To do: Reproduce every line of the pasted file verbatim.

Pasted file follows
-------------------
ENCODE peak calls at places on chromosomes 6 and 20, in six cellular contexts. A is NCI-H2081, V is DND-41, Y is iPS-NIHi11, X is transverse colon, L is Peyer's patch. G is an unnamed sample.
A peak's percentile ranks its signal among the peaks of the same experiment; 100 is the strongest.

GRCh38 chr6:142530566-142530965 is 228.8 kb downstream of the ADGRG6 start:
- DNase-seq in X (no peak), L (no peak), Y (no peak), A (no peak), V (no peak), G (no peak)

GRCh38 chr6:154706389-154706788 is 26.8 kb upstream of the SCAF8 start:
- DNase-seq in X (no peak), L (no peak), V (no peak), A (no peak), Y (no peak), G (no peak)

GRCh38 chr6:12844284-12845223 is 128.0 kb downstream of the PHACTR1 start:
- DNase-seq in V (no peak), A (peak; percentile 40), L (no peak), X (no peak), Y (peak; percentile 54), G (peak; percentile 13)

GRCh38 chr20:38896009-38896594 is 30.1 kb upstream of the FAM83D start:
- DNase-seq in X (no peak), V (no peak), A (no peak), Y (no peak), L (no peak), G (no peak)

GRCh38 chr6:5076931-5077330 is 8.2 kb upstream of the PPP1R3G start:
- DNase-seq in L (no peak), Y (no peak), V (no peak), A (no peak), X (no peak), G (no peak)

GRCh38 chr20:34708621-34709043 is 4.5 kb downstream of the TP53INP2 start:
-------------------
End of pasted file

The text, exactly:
ENCODE peak calls at places on chromosomes 6 and 20, in six cellular contexts. A is NCI-H2081, V is DND-41, Y is iPS-NIHi11, X is transverse colon, L is Peyer's patch. G is an unnamed sample.
A peak's percentile ranks its signal among the peaks of the same experiment; 100 is the strongest.

GRCh38 chr6:142530566-142530965 is 228.8 kb downstream of the ADGRG6 start:
- DNase-seq in X (no peak), L (no peak), Y (no peak), A (no peak), V (no peak), G (no peak)

GRCh38 chr6:154706389-154706788 is 26.8 kb upstream of the SCAF8 start:
- DNase-seq in X (no peak), L (no peak), V (no peak), A (no peak), Y (no peak), G (no peak)

GRCh38 chr6:12844284-12845223 is 128.0 kb downstream of the PHACTR1 start:
- DNase-seq in V (no peak), A (peak; percentile 40), L (no peak), X (no peak), Y (peak; percentile 54), G (peak; percentile 13)

GRCh38 chr20:38896009-38896594 is 30.1 kb upstream of the FAM83D start:
- DNase-seq in X (no peak), V (no peak), A (no peak), Y (no peak), L (no peak), G (no peak)

GRCh38 chr6:5076931-5077330 is 8.2 kb upstream of the PPP1R3G start:
- DNase-seq in L (no peak), Y (no peak), V (no peak), A (no peak), X (no peak), G (no peak)

GRCh38 chr20:34708621-34709043 is 4.5 kb downstream of the TP53INP2 start: